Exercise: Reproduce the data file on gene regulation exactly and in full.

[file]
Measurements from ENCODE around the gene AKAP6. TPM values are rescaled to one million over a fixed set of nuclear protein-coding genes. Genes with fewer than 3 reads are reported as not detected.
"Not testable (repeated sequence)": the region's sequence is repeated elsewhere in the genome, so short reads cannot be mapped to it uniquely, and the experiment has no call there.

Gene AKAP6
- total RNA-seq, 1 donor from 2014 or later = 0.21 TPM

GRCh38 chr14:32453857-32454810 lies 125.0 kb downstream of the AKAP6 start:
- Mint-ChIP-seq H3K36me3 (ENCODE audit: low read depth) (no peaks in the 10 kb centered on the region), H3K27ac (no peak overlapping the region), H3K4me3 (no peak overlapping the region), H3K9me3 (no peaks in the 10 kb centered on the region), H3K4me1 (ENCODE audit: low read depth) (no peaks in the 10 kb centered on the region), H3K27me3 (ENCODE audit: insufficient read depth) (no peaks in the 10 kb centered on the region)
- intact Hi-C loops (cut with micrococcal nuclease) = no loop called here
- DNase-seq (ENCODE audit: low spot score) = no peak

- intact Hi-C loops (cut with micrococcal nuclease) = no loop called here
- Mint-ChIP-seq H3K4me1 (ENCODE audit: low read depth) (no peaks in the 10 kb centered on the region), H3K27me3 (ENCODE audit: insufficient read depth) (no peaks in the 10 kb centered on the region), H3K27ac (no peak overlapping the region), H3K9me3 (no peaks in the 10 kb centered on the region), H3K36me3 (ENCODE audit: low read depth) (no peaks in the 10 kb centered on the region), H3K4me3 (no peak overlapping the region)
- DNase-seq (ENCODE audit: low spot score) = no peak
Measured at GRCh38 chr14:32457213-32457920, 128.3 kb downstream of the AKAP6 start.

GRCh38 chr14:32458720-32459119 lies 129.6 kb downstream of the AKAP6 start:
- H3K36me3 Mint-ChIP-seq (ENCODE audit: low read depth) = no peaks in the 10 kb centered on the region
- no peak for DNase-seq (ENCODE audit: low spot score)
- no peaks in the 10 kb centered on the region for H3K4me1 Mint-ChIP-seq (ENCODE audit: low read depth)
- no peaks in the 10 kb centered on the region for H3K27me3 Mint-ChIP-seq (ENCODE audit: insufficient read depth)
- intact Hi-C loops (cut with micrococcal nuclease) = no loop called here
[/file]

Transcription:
Measurements from ENCODE around the gene AKAP6. TPM values are rescaled to one million over a fixed set of nuclear protein-coding genes. Genes with fewer than 3 reads are reported as not detected.
"Not testable (repeated sequence)": the region's sequence is repeated elsewhere in the genome, so short reads cannot be mapped to it uniquely, and the experiment has no call there.

Gene AKAP6
- total RNA-seq, 1 donor from 2014 or later = 0.21 TPM

GRCh38 chr14:32453857-32454810 lies 125.0 kb downstream of the AKAP6 start:
- Mint-ChIP-seq H3K36me3 (ENCODE audit: low read depth) (no peaks in the 10 kb centered on the region), H3K27ac (no peak overlapping the region), H3K4me3 (no peak overlapping the region), H3K9me3 (no peaks in the 10 kb centered on the region), H3K4me1 (ENCODE audit: low read depth) (no peaks in the 10 kb centered on the region), H3K27me3 (ENCODE audit: insufficient read depth) (no peaks in the 10 kb centered on the region)
- intact Hi-C loops (cut with micrococcal nuclease) = no loop called here
- DNase-seq (ENCODE audit: low spot score) = no peak

- intact Hi-C loops (cut with micrococcal nuclease) = no loop called here
- Mint-ChIP-seq H3K4me1 (ENCODE audit: low read depth) (no peaks in the 10 kb centered on the region), H3K27me3 (ENCODE audit: insufficient read depth) (no peaks in the 10 kb centered on the region), H3K27ac (no peak overlapping the region), H3K9me3 (no peaks in the 10 kb centered on the region), H3K36me3 (ENCODE audit: low read depth) (no peaks in the 10 kb centered on the region), H3K4me3 (no peak overlapping the region)
- DNase-seq (ENCODE audit: low spot score) = no peak
Measured at GRCh38 chr14:32457213-32457920, 128.3 kb downstream of the AKAP6 start.

GRCh38 chr14:32458720-32459119 lies 129.6 kb downstream of the AKAP6 start:
- H3K36me3 Mint-ChIP-seq (ENCODE audit: low read depth) = no peaks in the 10 kb centered on the region
- no peak for DNase-seq (ENCODE audit: low spot score)
- no peaks in the 10 kb centered on the region for H3K4me1 Mint-ChIP-seq (ENCODE audit: low read depth)
- no peaks in the 10 kb centered on the region for H3K27me3 Mint-ChIP-seq (ENCODE audit: insufficient read depth)
- intact Hi-C loops (cut with micrococcal nuclease) = no loop called here